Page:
Aussie tennis coach Darren Cahill plots Ash Barty's Australian Open downfall

Medvedev slams Australian crowd for lack of respect (0:37)

Daniil Medvedev hopes the home crowd will "respect both players" in future matches at the Australian Open. (0:37)

He's hardly her secret weapon but Darren Cahill has emerged as Amanda Anisimova's chief ally in the American prodigy's daring quest to crash the Australian Open Barty party.

After fighting off match points to oust defending champion Naomi Osaka in the shock of the Open, Animisova is now plotting to crush Ashleigh Barty's title dreams on Sunday.

And, behind the scenes, Cahill is quietly directing the show, perfecting the villain's lines after linking up with Anisimova for a coaching trial that has already reaped huge rewards this summer.

Having guided Lleyton Hewitt, Andre Agassi and Simona Halep to the top ranking and a swag of Grand Slam titles, the genie is very much out of the bottle when it comes to Cahill's unrivalled coaching credentials.

Little wonder former world No. 1 John McEnroe is applauding Anisimova's luring of South Australian Cahill as the 20-year-old continues her revival after the sudden death of her father two weeks shy of her 18th birthday.

"Really happy for Anisimova, she's been through some tough times," McEnroe told Eurosport.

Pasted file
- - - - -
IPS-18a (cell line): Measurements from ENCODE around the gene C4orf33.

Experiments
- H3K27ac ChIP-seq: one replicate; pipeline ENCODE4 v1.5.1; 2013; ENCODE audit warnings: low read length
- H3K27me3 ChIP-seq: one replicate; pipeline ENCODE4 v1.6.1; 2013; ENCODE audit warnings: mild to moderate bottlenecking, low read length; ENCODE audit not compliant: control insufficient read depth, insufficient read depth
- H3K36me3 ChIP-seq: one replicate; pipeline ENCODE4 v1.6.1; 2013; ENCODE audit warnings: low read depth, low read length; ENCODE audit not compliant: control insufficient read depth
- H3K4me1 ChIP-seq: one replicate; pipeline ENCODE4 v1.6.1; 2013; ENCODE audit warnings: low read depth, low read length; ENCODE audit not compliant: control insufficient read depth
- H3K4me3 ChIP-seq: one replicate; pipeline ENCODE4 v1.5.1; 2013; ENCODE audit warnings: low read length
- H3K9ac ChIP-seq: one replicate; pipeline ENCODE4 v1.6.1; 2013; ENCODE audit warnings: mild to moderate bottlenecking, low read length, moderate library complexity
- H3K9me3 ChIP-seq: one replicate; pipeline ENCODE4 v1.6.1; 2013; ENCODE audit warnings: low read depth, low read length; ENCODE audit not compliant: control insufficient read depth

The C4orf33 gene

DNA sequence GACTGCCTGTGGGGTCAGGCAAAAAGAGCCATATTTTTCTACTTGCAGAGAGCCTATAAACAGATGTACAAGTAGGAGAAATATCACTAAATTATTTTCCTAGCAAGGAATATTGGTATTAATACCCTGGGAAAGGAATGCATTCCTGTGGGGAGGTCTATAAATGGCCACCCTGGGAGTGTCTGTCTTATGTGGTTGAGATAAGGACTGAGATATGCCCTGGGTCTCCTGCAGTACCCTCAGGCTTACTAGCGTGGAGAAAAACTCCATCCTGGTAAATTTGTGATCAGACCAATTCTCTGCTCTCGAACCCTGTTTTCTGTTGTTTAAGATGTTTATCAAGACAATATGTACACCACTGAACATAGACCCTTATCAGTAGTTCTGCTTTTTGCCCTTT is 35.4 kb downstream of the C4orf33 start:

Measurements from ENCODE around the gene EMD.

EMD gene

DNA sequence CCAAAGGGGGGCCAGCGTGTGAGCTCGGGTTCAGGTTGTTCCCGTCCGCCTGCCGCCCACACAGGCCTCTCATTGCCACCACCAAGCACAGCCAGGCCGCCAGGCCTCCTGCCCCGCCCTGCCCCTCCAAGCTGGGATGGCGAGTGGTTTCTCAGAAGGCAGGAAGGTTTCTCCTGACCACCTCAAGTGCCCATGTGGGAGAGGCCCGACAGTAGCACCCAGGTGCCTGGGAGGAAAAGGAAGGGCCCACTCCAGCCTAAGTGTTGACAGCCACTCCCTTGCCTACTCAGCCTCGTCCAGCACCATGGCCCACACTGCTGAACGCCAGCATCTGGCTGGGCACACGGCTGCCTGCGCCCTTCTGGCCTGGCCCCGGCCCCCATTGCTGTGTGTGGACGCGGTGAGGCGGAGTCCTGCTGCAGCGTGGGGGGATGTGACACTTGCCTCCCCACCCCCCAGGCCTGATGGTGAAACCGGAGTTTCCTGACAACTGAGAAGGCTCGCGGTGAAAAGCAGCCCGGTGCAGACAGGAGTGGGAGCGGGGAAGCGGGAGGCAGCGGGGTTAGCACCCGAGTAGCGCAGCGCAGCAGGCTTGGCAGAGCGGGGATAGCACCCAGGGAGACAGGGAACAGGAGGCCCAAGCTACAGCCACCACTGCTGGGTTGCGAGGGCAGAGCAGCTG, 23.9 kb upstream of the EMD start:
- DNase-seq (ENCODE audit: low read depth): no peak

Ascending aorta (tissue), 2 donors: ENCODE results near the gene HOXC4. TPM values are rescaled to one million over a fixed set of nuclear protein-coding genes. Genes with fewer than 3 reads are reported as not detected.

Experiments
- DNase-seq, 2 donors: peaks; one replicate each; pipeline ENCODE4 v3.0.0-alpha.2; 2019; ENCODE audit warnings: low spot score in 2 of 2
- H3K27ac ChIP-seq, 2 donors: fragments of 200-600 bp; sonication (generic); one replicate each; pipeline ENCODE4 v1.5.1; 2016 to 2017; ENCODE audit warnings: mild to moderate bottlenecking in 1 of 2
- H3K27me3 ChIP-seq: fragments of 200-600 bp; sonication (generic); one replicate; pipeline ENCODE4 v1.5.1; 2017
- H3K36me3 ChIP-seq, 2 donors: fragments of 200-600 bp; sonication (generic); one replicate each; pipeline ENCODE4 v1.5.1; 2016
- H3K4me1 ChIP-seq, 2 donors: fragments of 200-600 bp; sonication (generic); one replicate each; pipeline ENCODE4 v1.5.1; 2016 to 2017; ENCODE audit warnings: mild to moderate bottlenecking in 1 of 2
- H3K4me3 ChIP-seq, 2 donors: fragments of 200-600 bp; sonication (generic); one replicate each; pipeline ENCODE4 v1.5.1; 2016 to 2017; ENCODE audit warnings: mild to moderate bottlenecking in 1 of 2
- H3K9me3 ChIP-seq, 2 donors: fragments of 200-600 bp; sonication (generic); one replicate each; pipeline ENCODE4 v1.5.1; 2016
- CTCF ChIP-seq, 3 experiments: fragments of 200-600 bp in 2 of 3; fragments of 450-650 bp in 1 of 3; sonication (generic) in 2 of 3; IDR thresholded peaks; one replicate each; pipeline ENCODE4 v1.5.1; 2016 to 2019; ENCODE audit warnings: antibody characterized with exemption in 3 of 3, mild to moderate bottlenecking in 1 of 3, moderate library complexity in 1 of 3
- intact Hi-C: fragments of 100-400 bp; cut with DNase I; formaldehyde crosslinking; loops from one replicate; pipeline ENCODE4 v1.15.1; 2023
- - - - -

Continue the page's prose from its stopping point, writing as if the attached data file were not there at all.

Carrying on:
"She might be like Sharapova as a great ball striker but she doesn't move as well as some of the top players.

"The biggest change I've seen in her in the last month or two is the presence of Darren Cahill.

"He coached Lleyton Hewitt, Andre Agassi, Simone Halep. Well, guess what? All three of them reached world No. 1 in the world.

"So this has been something Anisimova's been looking for, the right person to take her and get her where she belongs, which I believe is in the top 10.

"So this is a fantastic hire by her, a great moment for Amanda."

McEnroe is also happy for Cahill, his long-time commentary colleague at ESPN.

"He's a strategist - a lot of players have been giving Darren Cahill a call. He's been waiting for the right moment and this just seems to click beautifully," McEnroe said.

"It's been tough for him, he's been away from his family for six or eight months last year because of the pandemic.

"He's an example of a guy who had to quarantine twice, and that'll toughen you up and make you appreciate being on a tennis court.

"He's got a great attitude and he certainly knows the game inside out, and you saw her willingness to fight again out there against Osaka.

"Number one, just the mere fact that he's been around players who've reached the top and succeeded in a big way, that alone will give her big confidence."

And that little boost in confidence may be the difference that helps Anisimova over the line against Barty.

The one-time world No. 21 already knows she has the weapons to beat the top seed, having gone harrowingly close to toppling Barty in an epic 2019 French Open semi-final.

Barty often credits her great escape that day in Paris, after blowing a 5-0 first-set lead and then rallying from 3-0 down in the second to snatch victory before claiming her maiden Grand Slam crown, as a major career turning point.

Now the "great addition" of Cahill in her courtside box could be the turning point for Anisimova.

"He tries to help me stay calm and relaxed and just give me the confidence to just believe in myself and knowing that I can do it," Anisimova said.

Barty or Anisimova will play Greek fifth seed Maria Sakkari or American Jessica Pegula in the quarterfinals.